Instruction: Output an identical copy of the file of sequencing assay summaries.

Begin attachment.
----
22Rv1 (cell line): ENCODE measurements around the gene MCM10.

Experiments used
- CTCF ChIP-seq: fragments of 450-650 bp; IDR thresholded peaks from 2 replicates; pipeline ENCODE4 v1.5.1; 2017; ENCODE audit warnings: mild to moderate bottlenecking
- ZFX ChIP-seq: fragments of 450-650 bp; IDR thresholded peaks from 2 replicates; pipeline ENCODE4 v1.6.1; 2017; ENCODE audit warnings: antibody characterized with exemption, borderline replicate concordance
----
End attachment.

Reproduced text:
22Rv1 (cell line): ENCODE measurements around the gene MCM10.

Experiments used
- CTCF ChIP-seq: fragments of 450-650 bp; IDR thresholded peaks from 2 replicates; pipeline ENCODE4 v1.5.1; 2017; ENCODE audit warnings: mild to moderate bottlenecking
- ZFX ChIP-seq: fragments of 450-650 bp; IDR thresholded peaks from 2 replicates; pipeline ENCODE4 v1.6.1; 2017; ENCODE audit warnings: antibody characterized with exemption, borderline replicate concordance